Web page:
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38
On Approaches to Explaining Infeasibility of Sets of Boolean Clauses
, 2008
"... These last years, the issue of locating and explaining contradictions inside sets of propositional clauses has received a renewed attention due to the emergence of very efficient SAT solvers. In case of inconsistency, many such solvers merely conclude that no solution exists or provide an upper appr ..."
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These last years, the issue of locating and explaining contradictions inside sets of propositional clauses has received a renewed attention due to the emergence of very efficient SAT solvers. In case of inconsistency, many such solvers merely conclude that no solution exists or provide an upper approximation of the subset of clauses that are contradictory. However, in most application domains, only knowing that a problem does not admit any solution is not enough informative, and it is important to know which clauses are actually conflicting. In this paper, the focus is on the concept of Minimally Unsatisfiable Subformulas (MUSes), which explain logical inconsistency in terms of minimal sets of contradictory clauses. Specifically, various recent results and computational approaches about MUSes and related concepts are discussed.
Formalization and Implementation of Modern SAT Solvers
"... Most, if not all, stateoftheart complete SAT solvers are complex variations of the DPLL procedure described in the early 1960’s. Published descriptions of these modern algorithms and related data structures are given either as highlevel (rulebased) transition systems or, informally, as (pseudo) ..."
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Most, if not all, stateoftheart complete SAT solvers are complex variations of the DPLL procedure described in the early 1960’s. Published descriptions of these modern algorithms and related data structures are given either as highlevel (rulebased) transition systems or, informally, as (pseudo) programming language code. The former, although often accompanied with (informal) correctness proofs, are usually very abstract and do not specify many details crucial for efficient implementation. The latter usually do not involve any correctness argument and the given code is often hard to understand and modify. This paper aims at bridging this gap: we present SAT solving algorithms that are formally proved correct, but at the same time they contain information required for efficient implementation. We use a tutorial, topdown, approach and develop a SAT solver, starting from a simple design that is subsequently extended, stepbystep, with the requisite series of features. Heuristic parts of the solver are abstracted away, since they usually do not affect solver correctness (although they are very important for efficiency). All algorithms are given in pseudocode. The code is accompanied with correctness conditions, given in Hoare logic style. Correctness proofs are formalized within the Isabelle theorem proving system and are available in the extended version of this paper. The given pseudocode served as a basis for our SAT solver argosat.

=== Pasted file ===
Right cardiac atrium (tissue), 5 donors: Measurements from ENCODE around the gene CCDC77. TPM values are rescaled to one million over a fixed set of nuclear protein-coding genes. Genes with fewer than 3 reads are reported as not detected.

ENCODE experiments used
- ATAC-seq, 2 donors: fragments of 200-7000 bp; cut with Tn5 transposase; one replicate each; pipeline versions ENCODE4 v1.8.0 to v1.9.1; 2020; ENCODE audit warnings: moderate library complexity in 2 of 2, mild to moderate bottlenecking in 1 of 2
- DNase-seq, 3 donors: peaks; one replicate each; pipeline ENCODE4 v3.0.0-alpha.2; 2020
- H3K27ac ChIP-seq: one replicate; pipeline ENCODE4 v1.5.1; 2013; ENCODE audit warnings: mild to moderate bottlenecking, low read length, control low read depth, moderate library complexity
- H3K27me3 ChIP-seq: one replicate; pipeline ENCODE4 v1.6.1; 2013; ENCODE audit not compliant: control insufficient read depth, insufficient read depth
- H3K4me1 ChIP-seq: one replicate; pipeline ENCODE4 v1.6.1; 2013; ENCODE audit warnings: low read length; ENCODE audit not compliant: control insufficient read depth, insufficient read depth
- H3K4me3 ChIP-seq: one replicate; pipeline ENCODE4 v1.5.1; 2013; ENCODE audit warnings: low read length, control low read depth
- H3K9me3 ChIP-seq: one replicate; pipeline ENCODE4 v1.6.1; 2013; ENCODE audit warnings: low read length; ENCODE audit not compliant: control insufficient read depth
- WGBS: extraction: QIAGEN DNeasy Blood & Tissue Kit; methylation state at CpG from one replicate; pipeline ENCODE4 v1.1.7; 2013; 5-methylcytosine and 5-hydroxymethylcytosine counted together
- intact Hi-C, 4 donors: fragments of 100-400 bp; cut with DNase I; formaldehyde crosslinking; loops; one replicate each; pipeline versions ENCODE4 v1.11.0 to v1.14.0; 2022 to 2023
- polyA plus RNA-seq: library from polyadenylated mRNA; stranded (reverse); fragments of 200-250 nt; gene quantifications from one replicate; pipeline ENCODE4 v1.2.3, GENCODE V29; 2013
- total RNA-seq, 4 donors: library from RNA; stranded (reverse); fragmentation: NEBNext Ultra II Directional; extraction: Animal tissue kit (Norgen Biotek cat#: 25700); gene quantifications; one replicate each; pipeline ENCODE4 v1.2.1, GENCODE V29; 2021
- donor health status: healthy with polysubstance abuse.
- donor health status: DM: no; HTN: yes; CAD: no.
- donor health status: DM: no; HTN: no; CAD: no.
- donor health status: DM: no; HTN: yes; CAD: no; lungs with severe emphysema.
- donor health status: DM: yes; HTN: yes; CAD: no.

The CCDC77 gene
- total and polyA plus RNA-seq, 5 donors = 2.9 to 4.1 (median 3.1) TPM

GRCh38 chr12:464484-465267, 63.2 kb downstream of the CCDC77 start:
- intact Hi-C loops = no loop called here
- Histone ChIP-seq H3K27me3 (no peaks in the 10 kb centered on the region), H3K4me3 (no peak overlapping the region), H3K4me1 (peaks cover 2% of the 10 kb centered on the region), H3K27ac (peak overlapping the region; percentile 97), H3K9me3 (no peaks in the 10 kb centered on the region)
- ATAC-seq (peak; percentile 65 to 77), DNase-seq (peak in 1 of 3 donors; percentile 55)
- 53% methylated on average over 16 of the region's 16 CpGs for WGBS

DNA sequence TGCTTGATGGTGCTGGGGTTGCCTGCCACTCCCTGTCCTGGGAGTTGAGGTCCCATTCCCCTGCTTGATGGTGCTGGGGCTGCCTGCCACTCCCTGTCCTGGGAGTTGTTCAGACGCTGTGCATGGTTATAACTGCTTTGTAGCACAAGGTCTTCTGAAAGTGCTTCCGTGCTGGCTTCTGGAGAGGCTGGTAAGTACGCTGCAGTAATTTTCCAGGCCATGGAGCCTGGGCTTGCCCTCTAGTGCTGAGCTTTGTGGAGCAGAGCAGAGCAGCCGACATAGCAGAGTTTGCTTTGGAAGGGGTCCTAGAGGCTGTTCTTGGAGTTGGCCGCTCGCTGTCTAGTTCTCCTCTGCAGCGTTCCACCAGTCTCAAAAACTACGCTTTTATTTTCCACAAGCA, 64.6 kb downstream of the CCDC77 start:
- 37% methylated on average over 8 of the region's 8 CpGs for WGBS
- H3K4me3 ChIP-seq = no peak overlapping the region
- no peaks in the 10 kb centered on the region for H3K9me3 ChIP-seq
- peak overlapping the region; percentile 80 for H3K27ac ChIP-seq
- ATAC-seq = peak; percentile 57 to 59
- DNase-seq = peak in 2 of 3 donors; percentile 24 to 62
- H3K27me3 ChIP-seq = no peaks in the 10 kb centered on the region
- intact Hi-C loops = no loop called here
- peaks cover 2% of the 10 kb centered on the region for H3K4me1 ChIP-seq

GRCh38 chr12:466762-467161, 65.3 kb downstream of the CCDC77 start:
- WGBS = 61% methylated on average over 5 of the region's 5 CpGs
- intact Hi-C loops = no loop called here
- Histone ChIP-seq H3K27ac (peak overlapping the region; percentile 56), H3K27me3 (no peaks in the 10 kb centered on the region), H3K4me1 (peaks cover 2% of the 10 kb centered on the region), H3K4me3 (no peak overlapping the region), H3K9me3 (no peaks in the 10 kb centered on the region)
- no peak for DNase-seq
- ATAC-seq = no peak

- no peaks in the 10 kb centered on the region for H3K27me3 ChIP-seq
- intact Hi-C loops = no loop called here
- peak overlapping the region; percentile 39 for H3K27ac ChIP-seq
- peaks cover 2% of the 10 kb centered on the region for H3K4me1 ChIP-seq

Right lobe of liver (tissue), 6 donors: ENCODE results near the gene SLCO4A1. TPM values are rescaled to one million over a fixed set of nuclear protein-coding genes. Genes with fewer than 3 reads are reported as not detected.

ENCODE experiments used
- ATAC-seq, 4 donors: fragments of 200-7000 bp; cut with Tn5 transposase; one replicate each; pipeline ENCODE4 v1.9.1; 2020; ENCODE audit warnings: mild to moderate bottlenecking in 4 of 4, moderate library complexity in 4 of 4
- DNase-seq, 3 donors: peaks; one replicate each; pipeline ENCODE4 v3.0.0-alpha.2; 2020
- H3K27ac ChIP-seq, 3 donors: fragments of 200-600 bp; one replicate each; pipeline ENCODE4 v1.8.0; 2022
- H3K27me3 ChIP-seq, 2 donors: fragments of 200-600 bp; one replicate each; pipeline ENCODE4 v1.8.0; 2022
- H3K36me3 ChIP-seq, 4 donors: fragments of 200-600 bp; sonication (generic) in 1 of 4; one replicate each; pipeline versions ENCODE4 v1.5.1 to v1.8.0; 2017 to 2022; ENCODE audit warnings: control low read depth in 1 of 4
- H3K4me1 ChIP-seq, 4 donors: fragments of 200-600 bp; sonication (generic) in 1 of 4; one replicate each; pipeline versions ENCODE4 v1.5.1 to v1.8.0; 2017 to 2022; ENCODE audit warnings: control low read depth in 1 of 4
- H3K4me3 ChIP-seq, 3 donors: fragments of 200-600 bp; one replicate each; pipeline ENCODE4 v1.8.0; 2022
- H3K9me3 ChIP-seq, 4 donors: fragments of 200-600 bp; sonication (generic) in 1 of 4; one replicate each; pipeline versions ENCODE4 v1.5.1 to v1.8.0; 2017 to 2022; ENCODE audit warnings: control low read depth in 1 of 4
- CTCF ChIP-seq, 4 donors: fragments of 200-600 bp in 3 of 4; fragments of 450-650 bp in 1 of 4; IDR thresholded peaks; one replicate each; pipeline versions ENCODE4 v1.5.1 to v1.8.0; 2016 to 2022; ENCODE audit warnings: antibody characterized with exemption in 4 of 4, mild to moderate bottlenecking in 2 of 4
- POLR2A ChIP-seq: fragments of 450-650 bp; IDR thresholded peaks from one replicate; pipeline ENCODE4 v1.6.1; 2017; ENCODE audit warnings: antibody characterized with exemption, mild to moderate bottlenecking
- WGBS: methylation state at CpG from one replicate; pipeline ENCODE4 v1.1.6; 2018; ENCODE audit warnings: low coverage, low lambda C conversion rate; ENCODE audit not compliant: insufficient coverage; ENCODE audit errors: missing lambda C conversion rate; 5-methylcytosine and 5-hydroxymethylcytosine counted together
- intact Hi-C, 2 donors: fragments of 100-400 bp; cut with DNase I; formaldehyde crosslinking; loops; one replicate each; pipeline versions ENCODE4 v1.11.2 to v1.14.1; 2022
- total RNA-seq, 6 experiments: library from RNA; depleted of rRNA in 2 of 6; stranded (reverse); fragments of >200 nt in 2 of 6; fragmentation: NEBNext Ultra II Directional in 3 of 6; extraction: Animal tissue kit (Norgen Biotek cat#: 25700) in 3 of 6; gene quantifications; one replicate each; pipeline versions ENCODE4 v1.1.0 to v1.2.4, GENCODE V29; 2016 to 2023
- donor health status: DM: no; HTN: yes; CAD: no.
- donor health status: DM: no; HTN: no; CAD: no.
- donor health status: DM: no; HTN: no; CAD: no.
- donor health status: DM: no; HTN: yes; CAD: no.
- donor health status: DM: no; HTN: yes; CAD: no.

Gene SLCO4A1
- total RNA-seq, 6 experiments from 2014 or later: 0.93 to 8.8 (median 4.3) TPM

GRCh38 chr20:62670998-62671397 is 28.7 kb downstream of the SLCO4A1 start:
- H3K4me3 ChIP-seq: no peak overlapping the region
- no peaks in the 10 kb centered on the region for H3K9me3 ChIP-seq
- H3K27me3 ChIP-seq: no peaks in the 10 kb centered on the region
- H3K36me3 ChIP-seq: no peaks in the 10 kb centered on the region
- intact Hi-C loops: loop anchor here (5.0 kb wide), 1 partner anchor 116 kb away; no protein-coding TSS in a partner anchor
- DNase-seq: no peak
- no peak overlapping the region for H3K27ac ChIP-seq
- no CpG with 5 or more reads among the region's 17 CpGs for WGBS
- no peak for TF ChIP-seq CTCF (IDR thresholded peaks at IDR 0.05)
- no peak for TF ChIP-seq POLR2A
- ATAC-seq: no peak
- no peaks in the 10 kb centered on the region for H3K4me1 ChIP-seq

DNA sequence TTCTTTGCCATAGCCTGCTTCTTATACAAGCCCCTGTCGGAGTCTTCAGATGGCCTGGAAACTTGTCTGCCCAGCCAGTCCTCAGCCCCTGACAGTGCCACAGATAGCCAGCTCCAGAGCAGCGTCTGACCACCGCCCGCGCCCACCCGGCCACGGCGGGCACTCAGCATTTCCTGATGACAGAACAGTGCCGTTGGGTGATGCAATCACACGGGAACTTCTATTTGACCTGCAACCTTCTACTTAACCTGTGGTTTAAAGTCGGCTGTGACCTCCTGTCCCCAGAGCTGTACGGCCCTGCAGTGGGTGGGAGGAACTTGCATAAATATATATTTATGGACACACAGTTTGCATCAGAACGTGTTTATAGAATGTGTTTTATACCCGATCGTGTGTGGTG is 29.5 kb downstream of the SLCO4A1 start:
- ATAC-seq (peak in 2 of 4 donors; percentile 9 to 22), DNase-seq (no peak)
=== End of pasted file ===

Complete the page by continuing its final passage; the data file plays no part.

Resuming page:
A relational algebra for negative databases
, 2007
"... A negative database is a representation of all elements not contained in a given database. A negative database can enhance the privacy of sensitive information without resorting to encryption. This can be useful in settings where encryption is too expensive, e.g., some sensor networks, or for applic ..."
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A negative database is a representation of all elements not contained in a given database. A negative database can enhance the privacy of sensitive information without resorting to encryption. This can be useful in settings where encryption is too expensive, e.g., some sensor networks, or for applications where searches or other operations on stored data are desired. The original negative database framework supported only authentication queries and operations for modifying data, such as insert and delete. This paper extends that work by defining a set of relational operators for negative representations. For each relational operator, the corresponding negative operator is defined such that the result of the negative operator applied to a negative representation is equivalent to the positive version applied to the positive representation. Algorithms for each relational operator are described and compared to its positive counterpart. This work enhances the practicality of negative databases and expands their range of application. 1.
Temporal Logic with Capacity Constraints
"... Abstract. Often when modelling systems, physical constraints on the resources available are needed. For example, we might say that at most N processes can access a particular resource at any moment or exactly M participants are needed for an agreement. Such situations are concisely modelled where pr ..."
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Abstract. Often when modelling systems, physical constraints on the resources available are needed. For example, we might say that at most N processes can access a particular resource at any moment or exactly M participants are needed for an agreement. Such situations are concisely modelled where propositions are constrained such that at most N, or exactly M, can hold at any moment in time. This paper describes both the logical basis and a verification method for propositional linear time temporal logics which allow such constraints as input. The method incorporates ideas developed earlier for a resolution method for the temporal logic TLX and a tableauxlike procedure for PTL. The complexity of this procedure is discussed and case studies are examined. The logic itself represents a combination of standard temporal logic with classical constraints restricting the numbers of propositions that can be satisfied at any moment in time. 1
Minimal model generation with respect to an atom set
 in International Workshop on FirstOrder Theorem Proving
, 2009
"... Abstract. This paper studies minimal model generation for SAT instances. In this study, we minimize models with respect to an atom set, and not to the whole atom set. In order to enumerate minimal models, we use an arbitrary SAT solver as a subroutine which returns models of satisfiable SAT instance ..."